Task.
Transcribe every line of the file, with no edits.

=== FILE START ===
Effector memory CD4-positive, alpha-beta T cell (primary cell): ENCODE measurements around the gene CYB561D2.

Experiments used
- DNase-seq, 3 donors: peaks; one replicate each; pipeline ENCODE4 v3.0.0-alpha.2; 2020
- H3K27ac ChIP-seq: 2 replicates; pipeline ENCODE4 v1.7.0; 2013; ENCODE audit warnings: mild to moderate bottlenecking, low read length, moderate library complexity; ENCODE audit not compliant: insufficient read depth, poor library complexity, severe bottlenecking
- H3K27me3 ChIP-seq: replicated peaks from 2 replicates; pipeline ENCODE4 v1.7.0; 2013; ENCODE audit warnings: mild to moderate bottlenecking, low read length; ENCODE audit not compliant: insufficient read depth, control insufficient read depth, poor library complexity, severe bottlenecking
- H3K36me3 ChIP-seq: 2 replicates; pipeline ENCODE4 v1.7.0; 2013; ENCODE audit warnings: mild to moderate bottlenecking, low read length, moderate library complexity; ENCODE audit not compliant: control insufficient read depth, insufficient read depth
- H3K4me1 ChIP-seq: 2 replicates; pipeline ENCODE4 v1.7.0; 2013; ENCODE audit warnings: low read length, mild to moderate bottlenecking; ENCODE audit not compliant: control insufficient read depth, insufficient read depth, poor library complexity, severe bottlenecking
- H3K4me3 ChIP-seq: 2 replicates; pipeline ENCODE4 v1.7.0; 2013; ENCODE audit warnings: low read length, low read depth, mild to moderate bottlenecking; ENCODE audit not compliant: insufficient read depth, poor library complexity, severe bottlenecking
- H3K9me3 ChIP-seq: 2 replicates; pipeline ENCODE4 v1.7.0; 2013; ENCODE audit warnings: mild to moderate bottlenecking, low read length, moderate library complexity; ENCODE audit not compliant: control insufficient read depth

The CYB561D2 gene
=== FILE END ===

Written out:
Effector memory CD4-positive, alpha-beta T cell (primary cell): ENCODE measurements around the gene CYB561D2.

Experiments used
- DNase-seq, 3 donors: peaks; one replicate each; pipeline ENCODE4 v3.0.0-alpha.2; 2020
- H3K27ac ChIP-seq: 2 replicates; pipeline ENCODE4 v1.7.0; 2013; ENCODE audit warnings: mild to moderate bottlenecking, low read length, moderate library complexity; ENCODE audit not compliant: insufficient read depth, poor library complexity, severe bottlenecking
- H3K27me3 ChIP-seq: replicated peaks from 2 replicates; pipeline ENCODE4 v1.7.0; 2013; ENCODE audit warnings: mild to moderate bottlenecking, low read length; ENCODE audit not compliant: insufficient read depth, control insufficient read depth, poor library complexity, severe bottlenecking
- H3K36me3 ChIP-seq: 2 replicates; pipeline ENCODE4 v1.7.0; 2013; ENCODE audit warnings: mild to moderate bottlenecking, low read length, moderate library complexity; ENCODE audit not compliant: control insufficient read depth, insufficient read depth
- H3K4me1 ChIP-seq: 2 replicates; pipeline ENCODE4 v1.7.0; 2013; ENCODE audit warnings: low read length, mild to moderate bottlenecking; ENCODE audit not compliant: control insufficient read depth, insufficient read depth, poor library complexity, severe bottlenecking
- H3K4me3 ChIP-seq: 2 replicates; pipeline ENCODE4 v1.7.0; 2013; ENCODE audit warnings: low read length, low read depth, mild to moderate bottlenecking; ENCODE audit not compliant: insufficient read depth, poor library complexity, severe bottlenecking
- H3K9me3 ChIP-seq: 2 replicates; pipeline ENCODE4 v1.7.0; 2013; ENCODE audit warnings: mild to moderate bottlenecking, low read length, moderate library complexity; ENCODE audit not compliant: control insufficient read depth

The CYB561D2 gene